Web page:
This paper explores how the findings of the Gender and Politics in Practice (GAPP) research on development
programming relate to broader processes of social, political and economic change that shape development outcomes
and gender equality. Institutions remain important, but more attention needs to be given to issues of politics, power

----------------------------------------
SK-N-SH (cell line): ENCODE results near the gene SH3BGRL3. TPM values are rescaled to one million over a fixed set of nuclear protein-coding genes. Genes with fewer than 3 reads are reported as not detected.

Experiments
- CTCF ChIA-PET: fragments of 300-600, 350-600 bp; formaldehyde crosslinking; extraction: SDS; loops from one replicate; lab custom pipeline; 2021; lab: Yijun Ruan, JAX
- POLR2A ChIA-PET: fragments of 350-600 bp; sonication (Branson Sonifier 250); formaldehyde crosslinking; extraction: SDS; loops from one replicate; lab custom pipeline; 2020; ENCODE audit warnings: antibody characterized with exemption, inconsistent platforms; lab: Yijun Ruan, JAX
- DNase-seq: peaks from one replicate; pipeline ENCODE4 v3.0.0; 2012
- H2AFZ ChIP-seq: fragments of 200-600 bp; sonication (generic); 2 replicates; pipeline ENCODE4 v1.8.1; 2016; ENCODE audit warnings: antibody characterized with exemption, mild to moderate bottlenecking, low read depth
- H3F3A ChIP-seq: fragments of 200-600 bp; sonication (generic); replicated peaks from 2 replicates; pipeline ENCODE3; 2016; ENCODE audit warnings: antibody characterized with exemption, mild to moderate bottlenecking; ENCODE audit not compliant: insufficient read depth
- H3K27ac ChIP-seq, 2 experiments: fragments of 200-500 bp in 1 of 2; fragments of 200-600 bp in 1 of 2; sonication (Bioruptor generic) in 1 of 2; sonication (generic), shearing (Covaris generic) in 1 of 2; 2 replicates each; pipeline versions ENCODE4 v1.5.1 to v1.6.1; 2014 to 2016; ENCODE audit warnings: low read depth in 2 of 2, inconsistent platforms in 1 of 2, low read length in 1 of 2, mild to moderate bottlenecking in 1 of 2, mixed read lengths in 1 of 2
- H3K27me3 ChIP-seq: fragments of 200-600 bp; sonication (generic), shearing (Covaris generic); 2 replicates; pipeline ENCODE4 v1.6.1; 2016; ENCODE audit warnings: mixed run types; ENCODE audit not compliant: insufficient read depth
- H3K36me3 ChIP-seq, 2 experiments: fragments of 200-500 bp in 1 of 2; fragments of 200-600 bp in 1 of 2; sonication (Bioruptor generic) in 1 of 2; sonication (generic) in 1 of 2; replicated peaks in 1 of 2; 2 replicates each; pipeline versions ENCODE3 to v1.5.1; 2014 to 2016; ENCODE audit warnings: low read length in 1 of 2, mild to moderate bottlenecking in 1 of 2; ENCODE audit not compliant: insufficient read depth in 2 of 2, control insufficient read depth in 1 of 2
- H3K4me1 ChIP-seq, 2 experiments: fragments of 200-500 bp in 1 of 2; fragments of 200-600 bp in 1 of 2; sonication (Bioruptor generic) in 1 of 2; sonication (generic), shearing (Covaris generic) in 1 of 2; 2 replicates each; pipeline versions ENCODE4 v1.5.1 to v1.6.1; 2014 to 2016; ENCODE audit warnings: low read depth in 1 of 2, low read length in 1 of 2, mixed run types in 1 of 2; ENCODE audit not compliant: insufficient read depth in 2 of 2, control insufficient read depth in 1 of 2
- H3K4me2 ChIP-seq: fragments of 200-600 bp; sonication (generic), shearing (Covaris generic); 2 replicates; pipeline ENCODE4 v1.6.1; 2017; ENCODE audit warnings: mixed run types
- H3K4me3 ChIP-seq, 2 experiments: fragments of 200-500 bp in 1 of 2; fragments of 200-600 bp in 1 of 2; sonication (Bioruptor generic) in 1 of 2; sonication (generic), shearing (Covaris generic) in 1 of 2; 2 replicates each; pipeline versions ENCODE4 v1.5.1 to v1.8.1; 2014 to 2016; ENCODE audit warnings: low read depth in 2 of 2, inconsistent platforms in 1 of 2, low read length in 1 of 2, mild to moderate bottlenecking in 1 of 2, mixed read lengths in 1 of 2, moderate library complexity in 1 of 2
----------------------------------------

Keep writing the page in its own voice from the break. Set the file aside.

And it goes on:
and agency. This in turn means looking more closely at the role of leaders, organisations and coalitions in shaping
effective institutions, mobilising various interests, and in working strategically within existing social norms to achieve
change. This research indicates that understanding the relationships between context, locally driven change and
gendered power relations needs to be central to all development work.